On the other hand, I dont disagree with some of the things Joy referred to with respect to the the modern day medias tendency to be absolutely fricken brutal when making money from someones downfall. It is absolutely disgusting and these retards do untold damage with the sub conscious message they spread, in the idea its OK to prosper from someone else misery if its presented behind the cloak of a corporate context. A truly disgusting profession.

        • Nutta

          Both fair points.

        • Dud Roodt

          I agree with you. I remember hearing a story from someone down at the Rebels when JOC was there that when he was injured, as the youngest member of the team he had a requirement to spend each game in the corporate boxes. He refused.

          Not a huge discretion by most standards, but I think it went a long way to defining who he was as a person in those days.

          I am very happy to see his current attitude.

        • joy

          Yes. I’m not saying these three are angels but they must be allowed to grow up naturally, with help if they ask for it, which sees them retaining the qualities that made them great in the first place. David Campese and Justin Harrison a good examples of this. They were out there during their playing careers and still out there now. They are very much left field thinkers and they have had an impact on the rugby world. The confected outrage in the media and a certain cohort outside the media doesn’t help with this process. I don’t want to see a PC bashed and chastened James O’Conner. I want to see the grown up version of the original, warts and all. Beale’s OK, maybe needs forget the party line and loosen up a bit. Cooper solved his own problems while remaining true to himself. He was and still is the worst treated of the three.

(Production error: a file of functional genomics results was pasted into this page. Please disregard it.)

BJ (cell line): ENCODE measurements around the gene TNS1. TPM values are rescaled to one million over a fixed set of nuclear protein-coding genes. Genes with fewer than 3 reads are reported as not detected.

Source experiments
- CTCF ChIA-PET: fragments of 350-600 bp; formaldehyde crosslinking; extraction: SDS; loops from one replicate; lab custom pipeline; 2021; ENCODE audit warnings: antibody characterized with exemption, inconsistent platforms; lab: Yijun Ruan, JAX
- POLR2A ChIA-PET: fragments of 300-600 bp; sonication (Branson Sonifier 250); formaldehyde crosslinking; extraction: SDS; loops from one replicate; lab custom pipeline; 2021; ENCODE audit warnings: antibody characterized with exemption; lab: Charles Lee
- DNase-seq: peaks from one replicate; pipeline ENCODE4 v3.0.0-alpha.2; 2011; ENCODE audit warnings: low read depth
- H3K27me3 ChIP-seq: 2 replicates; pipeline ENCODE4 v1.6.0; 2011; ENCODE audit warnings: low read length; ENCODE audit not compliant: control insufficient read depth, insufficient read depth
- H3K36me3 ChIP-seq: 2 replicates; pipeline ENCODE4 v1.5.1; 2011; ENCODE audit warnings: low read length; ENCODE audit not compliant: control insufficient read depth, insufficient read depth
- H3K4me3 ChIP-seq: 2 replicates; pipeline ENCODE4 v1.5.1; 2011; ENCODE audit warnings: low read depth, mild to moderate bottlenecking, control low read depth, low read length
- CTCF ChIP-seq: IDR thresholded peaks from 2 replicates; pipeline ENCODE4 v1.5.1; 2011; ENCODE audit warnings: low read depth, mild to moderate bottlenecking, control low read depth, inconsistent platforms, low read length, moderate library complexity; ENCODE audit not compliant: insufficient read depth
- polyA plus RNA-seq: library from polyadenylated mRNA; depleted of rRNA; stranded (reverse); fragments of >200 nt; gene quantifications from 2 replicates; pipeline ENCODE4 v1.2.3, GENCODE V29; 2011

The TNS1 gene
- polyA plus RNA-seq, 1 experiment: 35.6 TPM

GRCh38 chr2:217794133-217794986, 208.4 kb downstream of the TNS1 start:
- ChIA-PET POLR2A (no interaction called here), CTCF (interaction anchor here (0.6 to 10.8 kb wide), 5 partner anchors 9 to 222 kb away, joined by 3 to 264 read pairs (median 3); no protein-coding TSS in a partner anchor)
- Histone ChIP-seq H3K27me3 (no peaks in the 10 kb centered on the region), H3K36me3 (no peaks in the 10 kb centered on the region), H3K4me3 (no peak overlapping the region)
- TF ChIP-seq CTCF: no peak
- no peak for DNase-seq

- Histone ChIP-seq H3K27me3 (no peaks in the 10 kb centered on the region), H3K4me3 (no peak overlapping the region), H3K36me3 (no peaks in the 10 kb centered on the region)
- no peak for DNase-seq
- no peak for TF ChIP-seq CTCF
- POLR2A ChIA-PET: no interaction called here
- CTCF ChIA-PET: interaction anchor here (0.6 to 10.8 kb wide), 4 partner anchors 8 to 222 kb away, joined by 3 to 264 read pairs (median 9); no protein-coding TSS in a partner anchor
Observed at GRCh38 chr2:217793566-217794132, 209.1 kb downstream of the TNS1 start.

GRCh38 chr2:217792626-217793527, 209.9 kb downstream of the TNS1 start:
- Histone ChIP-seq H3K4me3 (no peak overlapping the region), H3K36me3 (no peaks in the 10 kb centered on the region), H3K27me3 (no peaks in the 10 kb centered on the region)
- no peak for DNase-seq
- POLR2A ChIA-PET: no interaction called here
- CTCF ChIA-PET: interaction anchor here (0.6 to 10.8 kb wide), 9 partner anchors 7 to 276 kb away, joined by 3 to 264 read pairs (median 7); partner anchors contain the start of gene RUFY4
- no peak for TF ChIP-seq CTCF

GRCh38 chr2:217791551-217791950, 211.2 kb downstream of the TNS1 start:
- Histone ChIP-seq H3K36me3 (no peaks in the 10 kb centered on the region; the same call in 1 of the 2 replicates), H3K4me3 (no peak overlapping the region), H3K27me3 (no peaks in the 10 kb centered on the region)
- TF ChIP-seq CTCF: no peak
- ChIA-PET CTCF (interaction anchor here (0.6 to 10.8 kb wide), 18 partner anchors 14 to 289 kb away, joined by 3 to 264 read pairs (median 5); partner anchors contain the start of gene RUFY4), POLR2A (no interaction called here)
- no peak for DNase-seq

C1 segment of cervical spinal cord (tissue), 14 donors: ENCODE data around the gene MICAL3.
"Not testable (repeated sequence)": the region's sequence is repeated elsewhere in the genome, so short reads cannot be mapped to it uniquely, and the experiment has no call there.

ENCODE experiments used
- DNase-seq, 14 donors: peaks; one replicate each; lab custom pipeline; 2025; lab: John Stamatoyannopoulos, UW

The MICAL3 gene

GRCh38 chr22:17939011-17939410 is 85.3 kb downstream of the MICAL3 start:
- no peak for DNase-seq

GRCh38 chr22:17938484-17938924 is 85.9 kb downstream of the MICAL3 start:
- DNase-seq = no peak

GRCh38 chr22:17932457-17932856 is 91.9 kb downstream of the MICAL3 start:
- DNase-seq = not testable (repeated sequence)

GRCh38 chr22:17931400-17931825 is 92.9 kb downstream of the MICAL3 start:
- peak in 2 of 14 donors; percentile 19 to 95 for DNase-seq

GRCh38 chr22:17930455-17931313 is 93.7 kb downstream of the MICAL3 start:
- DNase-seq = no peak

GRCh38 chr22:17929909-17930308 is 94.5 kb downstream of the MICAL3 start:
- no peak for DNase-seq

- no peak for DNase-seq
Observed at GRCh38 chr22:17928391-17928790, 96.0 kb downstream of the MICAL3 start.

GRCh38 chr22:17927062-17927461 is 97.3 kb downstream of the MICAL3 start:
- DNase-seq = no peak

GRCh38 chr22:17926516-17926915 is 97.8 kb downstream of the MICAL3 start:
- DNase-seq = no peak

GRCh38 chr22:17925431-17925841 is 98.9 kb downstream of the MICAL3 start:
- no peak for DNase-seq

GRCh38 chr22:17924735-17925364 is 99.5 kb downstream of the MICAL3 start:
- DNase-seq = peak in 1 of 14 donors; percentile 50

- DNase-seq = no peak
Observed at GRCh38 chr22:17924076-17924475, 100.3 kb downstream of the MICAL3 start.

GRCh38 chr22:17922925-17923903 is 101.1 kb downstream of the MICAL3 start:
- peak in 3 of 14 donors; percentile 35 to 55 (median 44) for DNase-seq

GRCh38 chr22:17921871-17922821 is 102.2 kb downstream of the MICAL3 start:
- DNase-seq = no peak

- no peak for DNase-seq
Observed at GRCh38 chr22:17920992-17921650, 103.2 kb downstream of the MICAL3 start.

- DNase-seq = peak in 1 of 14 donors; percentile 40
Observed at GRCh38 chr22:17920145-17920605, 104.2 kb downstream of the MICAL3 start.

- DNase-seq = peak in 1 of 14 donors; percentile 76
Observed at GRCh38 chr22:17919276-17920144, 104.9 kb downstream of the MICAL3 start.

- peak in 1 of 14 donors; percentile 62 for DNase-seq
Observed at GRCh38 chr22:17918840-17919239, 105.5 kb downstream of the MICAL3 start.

• onlinesideline

          well JOC has dropped about 5 F-bombs in interviews since returning, so thats good. I have actually had a good chuckle watching him answer questions in chill out mode and then let slip a good “well f..k”
          Its pretty funny and reassuring too. He’s still fundamentally a good ocker. (trick is to be a good egg as well)

        • joy

          I’m disappointed I missed that. And the amusement.

    • Who?

      I followed the link to see what he’s into, and it seems like a pyramid scheme. You can’t even find out what the thing is until you’ve handed over cash.
      If it’s working for him, good, but… Very secretive.

    • Parker

      The place for exceptionalism is scarce in our country.

    • Keith Butler

      Well he was rescued by Saviour World.

    • Max Graham

      I was kind of around when JOC turned up at the Force. He was a dick. Almost an extraordinary waste of talent. Stoked that he’s turned himself around so well.

  • From NooZealand

    ABs squad announced and on Wednesday’s Podcast.

    • Kiwi rugby lover

      All Blacks Squad
      Rugby World Cup 2019
      Joe Moody
      Nepo Laulala
      Angus Ta’ava
      Ofa Tuungafasi
      Atu Moli
      Dane Coles
      Codie Taylor
      Liam Coltman
      Patrick Tuipulotu
      Sam Whitelock
      Brodie Retallick
      Scott Barrett
      Luke Jacobson
      Matt Todd
      Ardie Savea
      Sam Cane
      Kieran Read (captain)
      Aaron Smith
      TJ Perenara
      Brad Weber
      Richie Mo’unga
      Beauden Barrett